Stretchability of films made the polymer compositions may be determined by measuring the percent elongation at break of a sheet made of the polymer composition to be tested. The "percent elongation at break" refers to the difference between the length of the sheet at the time of sheet rupture under an applied force and the length of the sheet in its undeformed or unstrained state, divided by the length of the sheet in its undeformed or unstrained state. In the present invention, the percent elongation at break is measured in accordance with ASTM D-638.
 The addition of the ethylene ester copolymer and the aliphatic carboxylic acid amide can increase the percent elongation at break of a PHA composition by at least two-fold, preferably about two-fold to about twenty-five-fold. This improved elongation to break allows for the modified composition to be used in ISBM processes.
 The PHA polymers may be prepared by polymerization of hydroxyalkanoic acids having 2 to 7 carbon atoms. Examples of hydroxyalkanoic acids include 6-hydroxyhexanoic acid, 3-hydroxyhexanoic acid, 4-hydroxyhexanoic acid, 3-hydroxyheptanoic acid, glycolic acid, lactic acid, 3-hydroxypropionic acid, 2-hydroxybutyric acid, 3-hydroxybutyric acid, 4-hydroxybutyric acid, 3-hydroxyvaleric acid, 4-hydroxyvaleric acid, and 5-hydroxyvaleric acid, or combinations of two or more thereof. For example, the poly(hydroxyalkanoic acids) may be prepared by polymerization of 6-hydroxyhexanoic acid (also known as polycaprolactone (PCL)), 3-hydroxyhexanoic acid, 4-hydroxyhexanoic acid, or 3-hydroxyheptanoic acid. The PHA is preferably derived from the polymerization of hydroxyalkanoic acids (or esters thereof) having 2 to 5 carbon atoms, such as, glycolic acid, lactic acid, 3-hydroxypropionic acid, 2-hydroxybutyric acid, 3-hydroxybutyric acid, 4-hydroxybutyric acid, 3-hydroxyvaleric acid, 4-hydroxyvaleric acid, or 5-hydroxyvaleric acid.
 The PHA may be homopolymers or copolymers comprising at least one comonomer derived from a hydroxyalkanoic acid or a derivative thereof. By derivative is meant a hydroxyalkanoate or a cyclic dimer (e.g., a lactide dimer) derived from the reaction between two hydroxyalkanoic acids. Blends of such polymers are also useful in the practice of the invention.
 For example, the PHA polymer may be a blend of copolymers of such as poly(hydroxybutyric acid-hydroxyvaleric acid) copolymers and poly(glycolic acid-lactic acid) copolymers. Such copolymers can be prepared by catalyzed copolymerization of a PHA or derivative with one or more comonomers derived from cyclic esters and/or dimeric cyclic esters. Such esters may include glycolide (1,4-dioxane-2,5-dione); the dimeric cyclic ester of glycolic acid; lactide (3,6-dimethyl-1,4-dioxane-2,5-dione); α,α-dimethyl-β-propiolactone; the cyclic ester of 2,2-dimethyl-3-hydroxy-propanoic acid; β-butyrolactone; the cyclic ester of 3-hydroxybutyric acid; δ-valerolactone; the cyclic ester of 5-hydroxypentanoic acid; ε-capro-lactone; the cyclic ester of 6-hydroxyhexanoic acid; the lactone of the methyl substituted derivatives of 6-hydroxyhexanoic acid (such as 2-methyl-6-hydroxyhexanoic acid, 3-methyl-6-hydroxyhexanoic acid, 4-methyl-6-hydroxyhexanoic acid, 3,3,5-trimethyl-6-hydroxyhexanoic acid, and etc.); the cyclic ester of 12-hydroxy-dodecanoic acid and 2-p-dioxanone; and the cyclic ester of 2-(2-hydroxyethyl)-glycolic acid.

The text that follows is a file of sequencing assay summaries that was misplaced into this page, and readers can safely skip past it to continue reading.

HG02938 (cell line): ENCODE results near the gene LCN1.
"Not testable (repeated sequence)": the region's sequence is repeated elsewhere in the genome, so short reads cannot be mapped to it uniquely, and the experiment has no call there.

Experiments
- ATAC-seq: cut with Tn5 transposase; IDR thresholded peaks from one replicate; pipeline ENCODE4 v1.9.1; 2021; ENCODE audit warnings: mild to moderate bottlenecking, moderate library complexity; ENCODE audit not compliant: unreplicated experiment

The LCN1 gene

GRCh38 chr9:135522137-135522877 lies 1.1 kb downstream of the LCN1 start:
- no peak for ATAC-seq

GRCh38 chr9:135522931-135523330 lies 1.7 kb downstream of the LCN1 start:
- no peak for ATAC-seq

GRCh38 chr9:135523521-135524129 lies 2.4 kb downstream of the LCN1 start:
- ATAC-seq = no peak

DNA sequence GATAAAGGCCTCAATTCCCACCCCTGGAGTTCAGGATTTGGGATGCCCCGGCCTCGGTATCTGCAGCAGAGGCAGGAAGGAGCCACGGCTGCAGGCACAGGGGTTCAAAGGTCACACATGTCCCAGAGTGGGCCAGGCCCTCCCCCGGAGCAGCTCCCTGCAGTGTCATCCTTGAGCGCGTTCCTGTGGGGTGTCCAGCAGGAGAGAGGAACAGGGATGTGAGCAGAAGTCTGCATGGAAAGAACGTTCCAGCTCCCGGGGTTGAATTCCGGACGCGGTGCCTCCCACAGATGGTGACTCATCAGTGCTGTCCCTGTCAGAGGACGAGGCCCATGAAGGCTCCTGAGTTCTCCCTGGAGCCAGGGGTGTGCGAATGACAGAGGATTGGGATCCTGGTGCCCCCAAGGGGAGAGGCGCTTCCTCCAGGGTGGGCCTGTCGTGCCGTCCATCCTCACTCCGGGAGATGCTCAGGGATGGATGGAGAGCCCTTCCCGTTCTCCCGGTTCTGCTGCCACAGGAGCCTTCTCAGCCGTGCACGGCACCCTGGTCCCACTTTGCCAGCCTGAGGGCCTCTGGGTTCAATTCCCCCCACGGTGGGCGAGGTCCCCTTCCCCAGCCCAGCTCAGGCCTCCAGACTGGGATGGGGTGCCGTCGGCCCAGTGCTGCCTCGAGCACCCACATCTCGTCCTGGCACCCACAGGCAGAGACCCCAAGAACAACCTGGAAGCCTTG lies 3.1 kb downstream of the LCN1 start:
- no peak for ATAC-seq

The PHA polymers may also be copolymers of one or more hydroxyalkanoic acid monomers or derivatives with other comonomers, such as aliphatic and aromatic diacid and diol monomers (e.g., succinic acid, adipic acid, terephthalic acid, ethylene glycol, 1,3-propanediol, and 1,4-butanediol).
 Of note are PHA selected from the group consisting of poly(glycolic acids), poly(lactic acids), poly(hydroxybutyric acids), poly(hydroxybutyric acid-hydroxyvaleric acid) copolymers, and poly(glycolic acid-lactic acid) copolymers. Preferably, the PHA is selected from poly(glycolic acid), poly(lactic acid) (PLA), poly(hydroxybutyrate) and combinations of two or more of these polymers. More preferably, the PHA is a PLA having a number average molecular weight (Mn) of about 3,000 to about 1,000,000. Preferably Mn is about 10,000 to about 700,000, more preferably about 20,000 to about 600,000.